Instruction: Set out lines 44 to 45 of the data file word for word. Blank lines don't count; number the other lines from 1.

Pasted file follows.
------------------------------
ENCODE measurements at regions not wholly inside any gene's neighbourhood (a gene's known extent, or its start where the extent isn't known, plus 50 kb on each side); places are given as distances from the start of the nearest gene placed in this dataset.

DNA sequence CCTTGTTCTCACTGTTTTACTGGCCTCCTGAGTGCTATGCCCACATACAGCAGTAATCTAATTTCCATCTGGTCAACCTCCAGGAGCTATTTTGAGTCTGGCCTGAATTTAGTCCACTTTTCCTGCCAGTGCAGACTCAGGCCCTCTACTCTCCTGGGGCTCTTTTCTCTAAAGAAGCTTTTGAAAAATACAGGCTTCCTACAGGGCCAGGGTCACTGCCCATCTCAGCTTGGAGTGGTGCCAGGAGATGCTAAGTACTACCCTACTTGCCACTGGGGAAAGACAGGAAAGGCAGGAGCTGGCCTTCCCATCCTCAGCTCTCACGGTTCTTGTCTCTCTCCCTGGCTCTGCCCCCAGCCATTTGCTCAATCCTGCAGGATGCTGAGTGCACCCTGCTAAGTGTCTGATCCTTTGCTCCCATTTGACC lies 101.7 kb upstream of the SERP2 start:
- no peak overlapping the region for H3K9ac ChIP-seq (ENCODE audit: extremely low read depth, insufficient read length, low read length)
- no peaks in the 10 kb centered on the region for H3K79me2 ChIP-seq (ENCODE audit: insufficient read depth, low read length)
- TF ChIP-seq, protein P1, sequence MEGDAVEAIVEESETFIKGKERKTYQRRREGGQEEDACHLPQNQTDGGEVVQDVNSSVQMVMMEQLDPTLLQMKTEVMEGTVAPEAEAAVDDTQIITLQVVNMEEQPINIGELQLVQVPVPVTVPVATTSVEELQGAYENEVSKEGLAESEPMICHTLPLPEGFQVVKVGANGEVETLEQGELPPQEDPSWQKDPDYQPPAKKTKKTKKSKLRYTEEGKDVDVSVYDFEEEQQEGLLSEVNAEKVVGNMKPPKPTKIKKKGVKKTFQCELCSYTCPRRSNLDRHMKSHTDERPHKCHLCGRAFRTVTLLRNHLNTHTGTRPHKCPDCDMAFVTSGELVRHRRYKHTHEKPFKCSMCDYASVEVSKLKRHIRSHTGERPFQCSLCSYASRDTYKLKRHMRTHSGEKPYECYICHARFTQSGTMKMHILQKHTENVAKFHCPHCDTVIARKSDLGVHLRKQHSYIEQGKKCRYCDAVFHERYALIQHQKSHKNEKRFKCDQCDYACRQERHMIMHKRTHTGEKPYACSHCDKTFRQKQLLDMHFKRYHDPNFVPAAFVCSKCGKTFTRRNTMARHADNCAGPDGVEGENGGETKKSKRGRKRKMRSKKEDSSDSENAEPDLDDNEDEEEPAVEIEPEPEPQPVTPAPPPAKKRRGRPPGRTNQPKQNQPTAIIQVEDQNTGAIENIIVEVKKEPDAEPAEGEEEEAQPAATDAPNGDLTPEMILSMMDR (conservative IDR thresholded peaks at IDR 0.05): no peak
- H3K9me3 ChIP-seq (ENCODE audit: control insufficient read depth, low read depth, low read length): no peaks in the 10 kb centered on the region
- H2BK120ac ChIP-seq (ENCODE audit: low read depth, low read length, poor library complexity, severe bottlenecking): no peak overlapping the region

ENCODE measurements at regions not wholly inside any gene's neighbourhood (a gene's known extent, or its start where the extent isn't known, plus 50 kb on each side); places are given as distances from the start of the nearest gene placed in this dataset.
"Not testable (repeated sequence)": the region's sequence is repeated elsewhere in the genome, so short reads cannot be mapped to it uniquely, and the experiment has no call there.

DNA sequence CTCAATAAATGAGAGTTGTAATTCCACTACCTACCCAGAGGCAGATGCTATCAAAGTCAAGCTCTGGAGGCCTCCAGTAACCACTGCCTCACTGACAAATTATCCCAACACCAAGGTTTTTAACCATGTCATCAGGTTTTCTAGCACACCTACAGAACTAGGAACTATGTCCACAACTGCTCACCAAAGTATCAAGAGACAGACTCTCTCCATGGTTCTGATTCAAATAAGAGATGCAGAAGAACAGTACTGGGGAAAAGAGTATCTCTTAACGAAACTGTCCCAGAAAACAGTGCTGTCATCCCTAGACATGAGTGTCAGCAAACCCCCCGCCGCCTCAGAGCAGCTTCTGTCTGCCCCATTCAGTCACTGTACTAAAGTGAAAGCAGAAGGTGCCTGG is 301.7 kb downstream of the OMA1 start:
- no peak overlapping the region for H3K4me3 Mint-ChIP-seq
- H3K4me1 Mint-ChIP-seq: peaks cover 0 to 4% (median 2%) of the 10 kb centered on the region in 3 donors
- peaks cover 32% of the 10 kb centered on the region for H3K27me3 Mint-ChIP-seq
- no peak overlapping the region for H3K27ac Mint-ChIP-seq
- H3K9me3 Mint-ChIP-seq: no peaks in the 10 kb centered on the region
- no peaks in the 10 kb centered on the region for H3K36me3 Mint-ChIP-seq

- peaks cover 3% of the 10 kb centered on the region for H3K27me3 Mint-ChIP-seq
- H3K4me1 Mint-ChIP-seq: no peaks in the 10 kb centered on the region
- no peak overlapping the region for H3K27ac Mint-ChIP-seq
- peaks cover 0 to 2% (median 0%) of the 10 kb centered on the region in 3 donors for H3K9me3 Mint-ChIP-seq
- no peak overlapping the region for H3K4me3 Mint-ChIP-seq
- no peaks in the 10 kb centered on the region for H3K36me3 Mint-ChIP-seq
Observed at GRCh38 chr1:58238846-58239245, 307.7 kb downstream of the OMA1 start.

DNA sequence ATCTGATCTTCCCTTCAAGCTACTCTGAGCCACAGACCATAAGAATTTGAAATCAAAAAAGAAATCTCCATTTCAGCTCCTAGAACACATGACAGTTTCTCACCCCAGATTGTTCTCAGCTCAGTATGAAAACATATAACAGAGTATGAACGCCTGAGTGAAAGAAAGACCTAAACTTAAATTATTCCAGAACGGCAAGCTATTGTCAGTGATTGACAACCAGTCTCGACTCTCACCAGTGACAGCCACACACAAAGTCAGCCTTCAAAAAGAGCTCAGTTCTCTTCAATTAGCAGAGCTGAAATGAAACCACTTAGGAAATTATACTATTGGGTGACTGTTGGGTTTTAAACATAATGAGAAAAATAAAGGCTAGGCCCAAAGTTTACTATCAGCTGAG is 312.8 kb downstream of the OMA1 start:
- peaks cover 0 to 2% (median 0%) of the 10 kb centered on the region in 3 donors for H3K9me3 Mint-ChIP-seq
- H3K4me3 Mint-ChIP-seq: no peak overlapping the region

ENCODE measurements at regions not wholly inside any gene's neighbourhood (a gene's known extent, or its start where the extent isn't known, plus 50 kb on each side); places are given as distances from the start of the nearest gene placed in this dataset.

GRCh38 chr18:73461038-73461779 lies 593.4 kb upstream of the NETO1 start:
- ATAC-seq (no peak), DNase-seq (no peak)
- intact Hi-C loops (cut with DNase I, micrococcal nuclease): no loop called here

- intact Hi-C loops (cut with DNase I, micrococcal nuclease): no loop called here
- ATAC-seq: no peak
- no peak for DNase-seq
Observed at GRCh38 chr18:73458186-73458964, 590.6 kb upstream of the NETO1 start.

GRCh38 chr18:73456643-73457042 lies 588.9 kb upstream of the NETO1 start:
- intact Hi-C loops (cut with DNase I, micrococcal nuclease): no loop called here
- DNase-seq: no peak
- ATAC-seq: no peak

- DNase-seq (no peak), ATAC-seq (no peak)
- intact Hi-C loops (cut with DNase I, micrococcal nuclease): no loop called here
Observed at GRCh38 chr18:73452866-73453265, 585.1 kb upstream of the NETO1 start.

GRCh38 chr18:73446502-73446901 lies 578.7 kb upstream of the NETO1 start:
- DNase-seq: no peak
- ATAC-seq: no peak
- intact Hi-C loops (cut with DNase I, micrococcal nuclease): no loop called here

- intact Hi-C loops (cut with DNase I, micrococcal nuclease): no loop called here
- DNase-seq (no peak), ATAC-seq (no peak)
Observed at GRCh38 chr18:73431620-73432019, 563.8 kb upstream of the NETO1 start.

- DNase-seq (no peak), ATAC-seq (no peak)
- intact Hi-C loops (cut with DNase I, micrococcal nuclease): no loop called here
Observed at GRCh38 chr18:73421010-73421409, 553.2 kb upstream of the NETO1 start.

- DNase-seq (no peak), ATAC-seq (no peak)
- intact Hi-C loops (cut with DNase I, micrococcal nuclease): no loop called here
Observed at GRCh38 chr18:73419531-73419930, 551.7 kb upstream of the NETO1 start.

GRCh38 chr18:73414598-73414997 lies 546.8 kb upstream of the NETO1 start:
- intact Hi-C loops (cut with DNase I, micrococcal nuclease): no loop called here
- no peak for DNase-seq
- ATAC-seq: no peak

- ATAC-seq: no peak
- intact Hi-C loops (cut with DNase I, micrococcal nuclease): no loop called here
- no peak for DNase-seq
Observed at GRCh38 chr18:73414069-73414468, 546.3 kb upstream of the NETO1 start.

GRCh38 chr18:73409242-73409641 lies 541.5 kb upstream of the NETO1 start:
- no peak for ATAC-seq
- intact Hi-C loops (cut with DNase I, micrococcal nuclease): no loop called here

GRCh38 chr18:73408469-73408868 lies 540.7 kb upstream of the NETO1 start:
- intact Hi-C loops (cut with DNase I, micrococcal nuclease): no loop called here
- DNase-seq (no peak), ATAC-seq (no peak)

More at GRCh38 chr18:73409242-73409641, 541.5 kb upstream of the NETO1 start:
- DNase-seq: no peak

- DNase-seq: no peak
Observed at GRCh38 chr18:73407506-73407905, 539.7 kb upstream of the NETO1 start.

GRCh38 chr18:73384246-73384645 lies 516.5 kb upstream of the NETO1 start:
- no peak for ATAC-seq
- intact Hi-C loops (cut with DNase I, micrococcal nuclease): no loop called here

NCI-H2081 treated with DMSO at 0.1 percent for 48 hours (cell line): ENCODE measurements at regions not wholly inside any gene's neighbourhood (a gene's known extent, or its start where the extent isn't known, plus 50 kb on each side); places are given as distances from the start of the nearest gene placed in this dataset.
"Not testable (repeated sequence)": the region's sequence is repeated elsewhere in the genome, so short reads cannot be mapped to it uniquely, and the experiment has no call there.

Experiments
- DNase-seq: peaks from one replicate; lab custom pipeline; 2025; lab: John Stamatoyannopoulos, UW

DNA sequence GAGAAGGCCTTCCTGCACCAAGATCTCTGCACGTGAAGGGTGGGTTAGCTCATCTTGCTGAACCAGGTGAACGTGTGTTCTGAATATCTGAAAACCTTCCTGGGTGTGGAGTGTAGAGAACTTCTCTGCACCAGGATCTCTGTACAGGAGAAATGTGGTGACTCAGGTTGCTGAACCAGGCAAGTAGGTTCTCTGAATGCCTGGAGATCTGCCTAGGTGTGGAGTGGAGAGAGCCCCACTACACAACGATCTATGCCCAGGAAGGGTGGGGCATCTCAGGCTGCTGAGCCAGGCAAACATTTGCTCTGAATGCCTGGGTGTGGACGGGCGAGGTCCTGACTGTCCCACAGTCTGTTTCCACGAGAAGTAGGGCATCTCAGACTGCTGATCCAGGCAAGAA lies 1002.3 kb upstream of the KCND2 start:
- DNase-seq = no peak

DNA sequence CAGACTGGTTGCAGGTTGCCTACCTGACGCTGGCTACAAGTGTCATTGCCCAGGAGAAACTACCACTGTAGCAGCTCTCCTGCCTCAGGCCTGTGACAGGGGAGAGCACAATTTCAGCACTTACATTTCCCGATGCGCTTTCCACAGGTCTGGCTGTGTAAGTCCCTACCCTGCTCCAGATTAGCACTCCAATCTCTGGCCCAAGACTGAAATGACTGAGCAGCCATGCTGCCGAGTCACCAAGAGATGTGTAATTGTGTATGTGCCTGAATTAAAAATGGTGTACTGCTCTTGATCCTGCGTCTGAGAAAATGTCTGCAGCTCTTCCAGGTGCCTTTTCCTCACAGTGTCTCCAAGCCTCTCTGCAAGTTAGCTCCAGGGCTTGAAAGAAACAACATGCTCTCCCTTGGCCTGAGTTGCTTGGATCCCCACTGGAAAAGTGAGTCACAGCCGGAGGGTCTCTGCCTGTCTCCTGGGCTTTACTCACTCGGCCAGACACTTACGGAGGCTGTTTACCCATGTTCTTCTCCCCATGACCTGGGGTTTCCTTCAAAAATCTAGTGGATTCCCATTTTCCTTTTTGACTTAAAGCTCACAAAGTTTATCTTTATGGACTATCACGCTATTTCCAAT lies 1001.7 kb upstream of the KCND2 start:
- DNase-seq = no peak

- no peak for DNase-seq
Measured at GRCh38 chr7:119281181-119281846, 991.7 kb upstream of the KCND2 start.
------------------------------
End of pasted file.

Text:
- ATAC-seq: no peak
- intact Hi-C loops (cut with DNase I, micrococcal nuclease): no loop called here